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How to Respond to Employees Who Are Afraid to Return to Work

Over the course of the COVID-19 pandemic, many employers allowed their workforce to perform their jobs remotely to mitigate the risk of exposure. Now that COVID-19 cases have decreased, some employers have begun to resume in-person operations and called employees back to the office. Some employees may not be ready to return to physical workplaces. Workers could be unwilling because they are sick, are at high-risk for complications due to COVID-19, have high-risk family members, have small children, are caregivers, or are simply afraid of possible exposure to COVID-19.

Under “normal” circumstances, an employee cannot simply refuse to come to work. If an employee refuses to report to work due to COVID-19 but has not tested positive, does not have symptoms, and is not caring for someone with COVID-19, there may not be a legal reason to excuse the employee’s absence – at least on the surface.

In order to understand why the employee is not willing to return to work, it is important to understand the reason(s). Before taking action against an employee, here are a few factors employers must consider:

ADA Implications

Employers are required to reasonably accommodate employees under the Americans with Disabilities Act (ADA) and state disability laws. The ADA prohibits discrimination by an employer against any “qualified individual with a known disability” regarding job applications, hiring, advancement, termination, compensation, training, or other terms, conditions, or privileges of employment. Employers must consider “reasonable accommodation” through what is known as an “interactive discussion” with the employee. An interactive discussion requires a collaborative effort between the employee, their healthcare provider, and the employer to identify a reasonable workplace solution that enables the employee to perform the essential functions of their job.

In addition to employees who have contracted the COVID-19 virus, accommodations may be required for employees considered to be “high-risk.” The Centers for Disease Control and Prevention (CDC) has identified high-risk individuals to include older adults, people with cancer, chronic kidney disease, chronic lung disease, dementia or other neurological conditions, diabetes, down syndrome, heart conditions, HIV infections, an immunocompromised state, mental health conditions, being overweight or obese, pregnancy, sick cell disease, current or former smokers, solid organ or blood stem cell transplant patients, stroke or cerebrovascular disease patients, those with substance abuse disorders, tuberculosis, or those who have suffered from long-standing systemic health and social inequities. Employees that meet any of these definitions may seek accommodation from their employer.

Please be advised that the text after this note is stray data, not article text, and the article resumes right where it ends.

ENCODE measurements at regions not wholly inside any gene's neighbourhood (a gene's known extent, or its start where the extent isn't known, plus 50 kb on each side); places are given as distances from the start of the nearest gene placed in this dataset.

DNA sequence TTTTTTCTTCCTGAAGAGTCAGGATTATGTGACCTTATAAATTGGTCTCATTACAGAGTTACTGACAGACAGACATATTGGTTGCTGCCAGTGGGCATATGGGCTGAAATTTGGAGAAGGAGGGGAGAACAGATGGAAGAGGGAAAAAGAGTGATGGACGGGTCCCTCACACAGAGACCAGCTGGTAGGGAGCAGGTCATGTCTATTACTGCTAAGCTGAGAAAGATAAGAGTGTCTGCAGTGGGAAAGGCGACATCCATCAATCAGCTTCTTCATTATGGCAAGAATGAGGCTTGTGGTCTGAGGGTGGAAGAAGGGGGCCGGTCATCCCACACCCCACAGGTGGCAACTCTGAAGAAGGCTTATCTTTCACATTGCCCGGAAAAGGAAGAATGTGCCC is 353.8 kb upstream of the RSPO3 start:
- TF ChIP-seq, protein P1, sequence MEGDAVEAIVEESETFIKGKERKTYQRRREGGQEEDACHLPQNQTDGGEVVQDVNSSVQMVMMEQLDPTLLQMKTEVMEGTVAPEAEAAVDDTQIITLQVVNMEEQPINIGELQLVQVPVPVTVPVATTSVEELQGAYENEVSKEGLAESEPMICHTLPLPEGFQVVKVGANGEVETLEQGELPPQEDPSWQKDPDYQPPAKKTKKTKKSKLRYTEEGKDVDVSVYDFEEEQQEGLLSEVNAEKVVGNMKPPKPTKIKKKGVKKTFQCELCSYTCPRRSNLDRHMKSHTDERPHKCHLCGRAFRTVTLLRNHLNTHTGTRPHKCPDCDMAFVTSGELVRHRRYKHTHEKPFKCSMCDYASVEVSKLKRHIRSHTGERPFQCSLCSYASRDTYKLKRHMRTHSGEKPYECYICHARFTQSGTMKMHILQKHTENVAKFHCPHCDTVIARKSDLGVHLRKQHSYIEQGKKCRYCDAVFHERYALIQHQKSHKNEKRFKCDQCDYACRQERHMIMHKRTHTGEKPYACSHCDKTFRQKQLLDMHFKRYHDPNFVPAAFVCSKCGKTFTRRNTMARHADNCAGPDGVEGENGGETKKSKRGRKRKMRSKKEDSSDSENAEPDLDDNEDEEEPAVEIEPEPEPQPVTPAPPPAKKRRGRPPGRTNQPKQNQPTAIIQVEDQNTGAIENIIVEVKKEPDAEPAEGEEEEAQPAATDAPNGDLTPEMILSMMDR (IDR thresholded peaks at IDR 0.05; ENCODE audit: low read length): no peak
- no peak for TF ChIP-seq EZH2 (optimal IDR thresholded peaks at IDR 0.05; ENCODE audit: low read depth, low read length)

The ADA equally protects mental health conditions, such as anxiety, depression, and PTSD, and reasonable accommodation must be considered.

Examples of reasonable accommodation may include remote work, staggered shifts, alternate personal protective equipment (PPE), or even a leave of absence.

Protected Leave Options

Employees who cannot return to work may be eligible for leave under federal, state, or local law. The Families First Coronavirus Response Act (FFCRA), which mandated paid leave for COVID-related reasons, expired on September 30, 2020. However, the Family and Medical Leave Act (FMLA) may apply for eligible employees. Additionally, other protections may include ADA, Washington Family Care Act, Washington’s Paid Family and Medical Leave, Oregon Family and Medical Leave Act (OFLA), and protected sick leave. Employees taking leave under these laws are likely entitled to job restoration and are protected from retaliation.

However, even if the employee is not eligible for protected leave, employers should consider whether an unpaid leave of absence would burden the company if it could help the employee. There is no requirement to pay the employee for the absence unless the employee is working remotely or if some type of paid leave is available.